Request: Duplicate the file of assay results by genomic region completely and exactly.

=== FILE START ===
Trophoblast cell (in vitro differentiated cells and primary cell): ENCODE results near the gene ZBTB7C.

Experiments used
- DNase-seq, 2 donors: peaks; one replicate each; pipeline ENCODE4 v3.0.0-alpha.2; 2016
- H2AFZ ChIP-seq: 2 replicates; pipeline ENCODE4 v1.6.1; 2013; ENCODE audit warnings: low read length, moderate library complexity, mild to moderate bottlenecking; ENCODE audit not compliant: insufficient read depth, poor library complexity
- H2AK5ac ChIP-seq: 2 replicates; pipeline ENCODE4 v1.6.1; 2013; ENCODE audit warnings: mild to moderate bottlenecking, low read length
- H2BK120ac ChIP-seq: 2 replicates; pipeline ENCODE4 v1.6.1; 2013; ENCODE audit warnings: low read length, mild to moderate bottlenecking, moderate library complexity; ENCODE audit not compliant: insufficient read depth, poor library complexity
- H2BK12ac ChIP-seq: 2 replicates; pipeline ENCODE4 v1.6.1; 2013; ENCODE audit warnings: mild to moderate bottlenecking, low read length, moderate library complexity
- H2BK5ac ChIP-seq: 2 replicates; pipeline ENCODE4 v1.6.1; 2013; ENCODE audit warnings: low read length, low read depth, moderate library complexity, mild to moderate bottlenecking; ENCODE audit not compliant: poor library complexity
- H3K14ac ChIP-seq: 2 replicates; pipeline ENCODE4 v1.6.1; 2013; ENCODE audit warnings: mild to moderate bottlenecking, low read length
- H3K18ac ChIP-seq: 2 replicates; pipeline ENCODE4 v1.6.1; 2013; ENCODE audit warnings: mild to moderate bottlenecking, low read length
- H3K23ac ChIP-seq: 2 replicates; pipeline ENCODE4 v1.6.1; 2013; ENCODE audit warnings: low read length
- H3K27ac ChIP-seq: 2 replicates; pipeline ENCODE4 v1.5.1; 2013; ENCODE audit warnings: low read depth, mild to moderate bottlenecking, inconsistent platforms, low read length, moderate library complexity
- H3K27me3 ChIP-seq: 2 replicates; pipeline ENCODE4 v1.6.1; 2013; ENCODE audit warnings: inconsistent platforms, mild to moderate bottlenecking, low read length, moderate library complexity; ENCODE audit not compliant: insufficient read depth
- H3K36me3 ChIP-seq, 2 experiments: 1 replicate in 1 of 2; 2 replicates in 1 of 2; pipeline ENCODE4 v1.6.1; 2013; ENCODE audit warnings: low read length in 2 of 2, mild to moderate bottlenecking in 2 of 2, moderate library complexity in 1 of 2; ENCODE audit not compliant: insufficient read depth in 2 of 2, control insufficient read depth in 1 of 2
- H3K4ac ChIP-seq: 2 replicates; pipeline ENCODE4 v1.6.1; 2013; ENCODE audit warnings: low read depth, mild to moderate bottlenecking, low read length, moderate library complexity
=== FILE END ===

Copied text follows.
Trophoblast cell (in vitro differentiated cells and primary cell): ENCODE results near the gene ZBTB7C.

Experiments used
- DNase-seq, 2 donors: peaks; one replicate each; pipeline ENCODE4 v3.0.0-alpha.2; 2016
- H2AFZ ChIP-seq: 2 replicates; pipeline ENCODE4 v1.6.1; 2013; ENCODE audit warnings: low read length, moderate library complexity, mild to moderate bottlenecking; ENCODE audit not compliant: insufficient read depth, poor library complexity
- H2AK5ac ChIP-seq: 2 replicates; pipeline ENCODE4 v1.6.1; 2013; ENCODE audit warnings: mild to moderate bottlenecking, low read length
- H2BK120ac ChIP-seq: 2 replicates; pipeline ENCODE4 v1.6.1; 2013; ENCODE audit warnings: low read length, mild to moderate bottlenecking, moderate library complexity; ENCODE audit not compliant: insufficient read depth, poor library complexity
- H2BK12ac ChIP-seq: 2 replicates; pipeline ENCODE4 v1.6.1; 2013; ENCODE audit warnings: mild to moderate bottlenecking, low read length, moderate library complexity
- H2BK5ac ChIP-seq: 2 replicates; pipeline ENCODE4 v1.6.1; 2013; ENCODE audit warnings: low read length, low read depth, moderate library complexity, mild to moderate bottlenecking; ENCODE audit not compliant: poor library complexity
- H3K14ac ChIP-seq: 2 replicates; pipeline ENCODE4 v1.6.1; 2013; ENCODE audit warnings: mild to moderate bottlenecking, low read length
- H3K18ac ChIP-seq: 2 replicates; pipeline ENCODE4 v1.6.1; 2013; ENCODE audit warnings: mild to moderate bottlenecking, low read length
- H3K23ac ChIP-seq: 2 replicates; pipeline ENCODE4 v1.6.1; 2013; ENCODE audit warnings: low read length
- H3K27ac ChIP-seq: 2 replicates; pipeline ENCODE4 v1.5.1; 2013; ENCODE audit warnings: low read depth, mild to moderate bottlenecking, inconsistent platforms, low read length, moderate library complexity
- H3K27me3 ChIP-seq: 2 replicates; pipeline ENCODE4 v1.6.1; 2013; ENCODE audit warnings: inconsistent platforms, mild to moderate bottlenecking, low read length, moderate library complexity; ENCODE audit not compliant: insufficient read depth
- H3K36me3 ChIP-seq, 2 experiments: 1 replicate in 1 of 2; 2 replicates in 1 of 2; pipeline ENCODE4 v1.6.1; 2013; ENCODE audit warnings: low read length in 2 of 2, mild to moderate bottlenecking in 2 of 2, moderate library complexity in 1 of 2; ENCODE audit not compliant: insufficient read depth in 2 of 2, control insufficient read depth in 1 of 2
- H3K4ac ChIP-seq: 2 replicates; pipeline ENCODE4 v1.6.1; 2013; ENCODE audit warnings: low read depth, mild to moderate bottlenecking, low read length, moderate library complexity